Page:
Posted May 1, 2011
Sarah's journey through the imagining, purchase and building of a small cabin in the northwoods is spiked with vivid detail and considerable wit. This book will entertain you as it deftly makes bigger points about our longing for the idea home that in the landscape of the mind.Was this review helpful? Yes NoThank you for your feedback. Report this reviewThank you, this review has been flagged.
Posted April 27, 2011
I loved the fluid, conversational structure of this book: none of that post-modern-creative-nonfiction-let's-chop-it-all-up-into-small-chapters for Stonich, She deftly writes the history of the land and people near Tower and Ely, Minnesota, while weaving in her own history, particularly her longing for her father and how it brought her back to the wilderness she had known as a child. This is a story of a mother who is not afraid of hard work looking for peace in a piece of the northern boreal forest. It is a story of a romance, a few small cabins, innumerable rocks, and one beloved son. The tone of the book is relaxed and humorous, honest and captivating; Stonich is never snobby or self righteous in her back-to-the-land aspirations. This is a fun, calming, and easy memoir to read. Like sitting down with a good friend who has a good story to tell, you'll want a cup of tea to go along with this fabulous book.Was this review helpful? Yes NoThank you for your feedback. Report this reviewThank you, this review has been flagged.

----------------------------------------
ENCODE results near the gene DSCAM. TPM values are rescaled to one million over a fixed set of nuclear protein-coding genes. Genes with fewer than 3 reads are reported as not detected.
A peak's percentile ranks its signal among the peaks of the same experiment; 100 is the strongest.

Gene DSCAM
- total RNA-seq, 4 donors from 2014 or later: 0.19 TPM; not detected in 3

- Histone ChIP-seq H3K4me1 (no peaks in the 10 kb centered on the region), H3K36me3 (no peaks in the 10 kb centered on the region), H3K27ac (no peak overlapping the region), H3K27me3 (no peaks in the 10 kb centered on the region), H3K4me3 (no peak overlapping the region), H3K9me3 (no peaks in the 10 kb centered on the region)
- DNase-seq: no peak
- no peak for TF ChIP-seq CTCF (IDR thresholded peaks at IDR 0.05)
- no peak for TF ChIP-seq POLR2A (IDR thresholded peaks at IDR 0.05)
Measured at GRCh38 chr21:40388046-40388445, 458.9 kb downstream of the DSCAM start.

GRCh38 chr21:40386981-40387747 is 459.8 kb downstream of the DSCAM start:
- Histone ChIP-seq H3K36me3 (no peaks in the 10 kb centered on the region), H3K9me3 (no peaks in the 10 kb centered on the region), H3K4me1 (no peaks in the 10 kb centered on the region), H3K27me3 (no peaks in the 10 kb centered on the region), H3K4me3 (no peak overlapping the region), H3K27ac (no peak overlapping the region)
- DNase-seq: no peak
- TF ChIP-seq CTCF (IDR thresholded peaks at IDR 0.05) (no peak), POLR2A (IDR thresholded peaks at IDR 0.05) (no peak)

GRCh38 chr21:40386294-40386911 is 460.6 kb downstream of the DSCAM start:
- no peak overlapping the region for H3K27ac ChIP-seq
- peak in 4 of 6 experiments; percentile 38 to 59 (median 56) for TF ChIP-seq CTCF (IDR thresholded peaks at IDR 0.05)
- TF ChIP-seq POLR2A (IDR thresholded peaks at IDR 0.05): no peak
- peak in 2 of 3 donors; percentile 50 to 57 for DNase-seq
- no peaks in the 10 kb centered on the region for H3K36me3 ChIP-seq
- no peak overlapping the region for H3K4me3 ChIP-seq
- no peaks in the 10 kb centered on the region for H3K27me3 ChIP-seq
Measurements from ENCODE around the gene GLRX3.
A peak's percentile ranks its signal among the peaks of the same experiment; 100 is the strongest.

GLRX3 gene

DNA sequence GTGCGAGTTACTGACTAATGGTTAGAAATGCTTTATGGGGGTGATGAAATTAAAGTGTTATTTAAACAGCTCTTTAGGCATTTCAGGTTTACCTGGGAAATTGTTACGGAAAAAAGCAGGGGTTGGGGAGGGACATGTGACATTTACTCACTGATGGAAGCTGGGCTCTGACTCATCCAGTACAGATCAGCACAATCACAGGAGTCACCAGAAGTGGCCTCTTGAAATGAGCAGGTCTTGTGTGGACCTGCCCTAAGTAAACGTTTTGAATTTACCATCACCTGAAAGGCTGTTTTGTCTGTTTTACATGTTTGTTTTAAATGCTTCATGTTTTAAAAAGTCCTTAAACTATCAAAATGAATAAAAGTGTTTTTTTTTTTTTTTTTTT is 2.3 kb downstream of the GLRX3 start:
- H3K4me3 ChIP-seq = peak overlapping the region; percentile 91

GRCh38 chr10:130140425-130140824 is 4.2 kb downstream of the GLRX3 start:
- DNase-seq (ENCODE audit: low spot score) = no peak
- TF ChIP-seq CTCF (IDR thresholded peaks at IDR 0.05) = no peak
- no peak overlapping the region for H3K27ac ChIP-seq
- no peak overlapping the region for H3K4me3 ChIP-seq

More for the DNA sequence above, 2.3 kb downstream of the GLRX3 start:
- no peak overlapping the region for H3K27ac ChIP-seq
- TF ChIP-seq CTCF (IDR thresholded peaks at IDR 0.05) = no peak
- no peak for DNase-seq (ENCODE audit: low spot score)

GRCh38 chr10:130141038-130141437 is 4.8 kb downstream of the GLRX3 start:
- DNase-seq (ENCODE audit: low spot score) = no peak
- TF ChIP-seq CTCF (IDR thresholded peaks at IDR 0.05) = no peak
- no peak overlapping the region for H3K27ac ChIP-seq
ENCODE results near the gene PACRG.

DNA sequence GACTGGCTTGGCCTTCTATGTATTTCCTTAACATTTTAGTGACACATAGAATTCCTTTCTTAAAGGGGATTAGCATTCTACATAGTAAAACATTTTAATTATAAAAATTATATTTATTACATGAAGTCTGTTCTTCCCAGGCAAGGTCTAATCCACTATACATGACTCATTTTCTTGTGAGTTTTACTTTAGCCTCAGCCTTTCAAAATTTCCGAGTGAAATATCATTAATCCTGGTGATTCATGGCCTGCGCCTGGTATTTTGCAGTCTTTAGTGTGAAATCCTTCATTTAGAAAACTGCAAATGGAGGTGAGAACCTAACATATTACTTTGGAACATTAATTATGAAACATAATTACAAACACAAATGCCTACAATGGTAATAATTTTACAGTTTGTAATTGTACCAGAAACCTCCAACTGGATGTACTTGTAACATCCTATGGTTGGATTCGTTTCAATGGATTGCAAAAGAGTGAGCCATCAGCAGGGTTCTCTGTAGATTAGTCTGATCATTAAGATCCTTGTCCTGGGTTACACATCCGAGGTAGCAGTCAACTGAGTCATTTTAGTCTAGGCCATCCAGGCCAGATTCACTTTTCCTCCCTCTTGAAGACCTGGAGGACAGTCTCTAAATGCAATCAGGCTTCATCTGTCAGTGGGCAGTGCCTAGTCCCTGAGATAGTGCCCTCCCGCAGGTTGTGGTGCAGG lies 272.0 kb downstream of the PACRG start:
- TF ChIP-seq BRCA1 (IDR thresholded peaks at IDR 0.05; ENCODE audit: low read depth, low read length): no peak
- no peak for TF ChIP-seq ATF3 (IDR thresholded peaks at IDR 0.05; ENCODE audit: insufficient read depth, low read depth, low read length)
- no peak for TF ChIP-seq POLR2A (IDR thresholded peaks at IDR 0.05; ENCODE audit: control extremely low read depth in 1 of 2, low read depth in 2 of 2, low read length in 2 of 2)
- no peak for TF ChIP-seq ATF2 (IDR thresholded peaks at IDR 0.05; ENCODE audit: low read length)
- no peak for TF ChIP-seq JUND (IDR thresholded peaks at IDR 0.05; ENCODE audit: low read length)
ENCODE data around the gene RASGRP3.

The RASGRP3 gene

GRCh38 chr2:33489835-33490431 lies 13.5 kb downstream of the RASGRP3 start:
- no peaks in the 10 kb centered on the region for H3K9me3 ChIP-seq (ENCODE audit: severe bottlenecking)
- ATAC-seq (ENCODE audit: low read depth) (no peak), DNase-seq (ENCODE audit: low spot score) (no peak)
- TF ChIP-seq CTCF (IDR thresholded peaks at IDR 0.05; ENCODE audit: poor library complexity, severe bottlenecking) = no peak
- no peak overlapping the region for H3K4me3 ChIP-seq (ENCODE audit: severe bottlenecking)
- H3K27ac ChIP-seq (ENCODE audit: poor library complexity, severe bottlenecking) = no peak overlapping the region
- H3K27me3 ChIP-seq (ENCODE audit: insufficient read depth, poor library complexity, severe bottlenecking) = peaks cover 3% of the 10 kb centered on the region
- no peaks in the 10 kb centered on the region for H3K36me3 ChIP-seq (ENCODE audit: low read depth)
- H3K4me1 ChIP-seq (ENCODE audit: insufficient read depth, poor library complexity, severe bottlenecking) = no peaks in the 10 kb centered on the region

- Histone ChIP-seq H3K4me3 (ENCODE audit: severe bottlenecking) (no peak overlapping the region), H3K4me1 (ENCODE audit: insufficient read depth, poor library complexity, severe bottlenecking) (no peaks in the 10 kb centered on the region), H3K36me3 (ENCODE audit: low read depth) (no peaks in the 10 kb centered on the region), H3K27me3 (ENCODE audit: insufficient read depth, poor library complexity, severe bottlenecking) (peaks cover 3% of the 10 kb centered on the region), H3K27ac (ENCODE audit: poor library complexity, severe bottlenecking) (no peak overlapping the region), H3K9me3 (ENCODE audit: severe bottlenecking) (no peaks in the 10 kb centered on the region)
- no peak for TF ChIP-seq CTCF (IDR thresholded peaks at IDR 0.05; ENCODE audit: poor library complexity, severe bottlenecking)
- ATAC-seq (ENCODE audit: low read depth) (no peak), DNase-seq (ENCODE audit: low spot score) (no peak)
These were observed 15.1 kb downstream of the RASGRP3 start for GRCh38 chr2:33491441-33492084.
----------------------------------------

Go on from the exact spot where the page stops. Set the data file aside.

Posted April 3, 2011
If you are from the region and even if you don't enjoy the "great outdoors" this book can resonate with the reader. Having been to the Boundary Waters Canoe area, her description in Chapter 7 captured my feelings exactly! I can appreciate the beauty but the rest I can do without.
The book was enjoyable.